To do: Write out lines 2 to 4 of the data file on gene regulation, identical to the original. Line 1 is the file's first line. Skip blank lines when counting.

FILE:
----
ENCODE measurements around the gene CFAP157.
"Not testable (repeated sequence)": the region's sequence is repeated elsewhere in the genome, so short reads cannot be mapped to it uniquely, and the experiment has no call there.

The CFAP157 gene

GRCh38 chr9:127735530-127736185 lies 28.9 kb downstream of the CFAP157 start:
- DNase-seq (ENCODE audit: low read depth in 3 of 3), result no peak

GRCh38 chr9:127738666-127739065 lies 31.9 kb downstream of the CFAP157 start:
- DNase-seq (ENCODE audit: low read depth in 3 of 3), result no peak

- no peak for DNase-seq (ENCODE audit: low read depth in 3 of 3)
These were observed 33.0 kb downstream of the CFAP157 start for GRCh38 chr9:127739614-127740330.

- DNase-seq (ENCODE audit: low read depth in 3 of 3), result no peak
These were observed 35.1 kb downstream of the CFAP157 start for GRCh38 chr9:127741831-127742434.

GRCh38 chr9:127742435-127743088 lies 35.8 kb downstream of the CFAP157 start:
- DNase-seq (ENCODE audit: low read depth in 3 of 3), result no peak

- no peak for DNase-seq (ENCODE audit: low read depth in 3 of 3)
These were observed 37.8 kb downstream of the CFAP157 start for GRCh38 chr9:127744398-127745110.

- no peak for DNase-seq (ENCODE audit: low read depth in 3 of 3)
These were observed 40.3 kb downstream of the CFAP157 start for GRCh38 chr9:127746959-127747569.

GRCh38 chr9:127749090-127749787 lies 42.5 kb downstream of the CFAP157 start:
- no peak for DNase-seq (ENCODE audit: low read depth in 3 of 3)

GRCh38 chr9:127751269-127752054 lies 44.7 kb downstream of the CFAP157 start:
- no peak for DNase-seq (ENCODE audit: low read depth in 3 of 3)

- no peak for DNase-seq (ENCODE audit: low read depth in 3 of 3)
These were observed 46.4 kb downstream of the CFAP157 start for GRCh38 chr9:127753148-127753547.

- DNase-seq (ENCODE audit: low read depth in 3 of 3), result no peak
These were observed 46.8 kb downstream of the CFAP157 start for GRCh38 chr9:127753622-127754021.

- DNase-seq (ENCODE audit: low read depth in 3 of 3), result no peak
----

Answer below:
"Not testable (repeated sequence)": the region's sequence is repeated elsewhere in the genome, so short reads cannot be mapped to it uniquely, and the experiment has no call there.

The CFAP157 gene

GRCh38 chr9:127735530-127736185 lies 28.9 kb downstream of the CFAP157 start: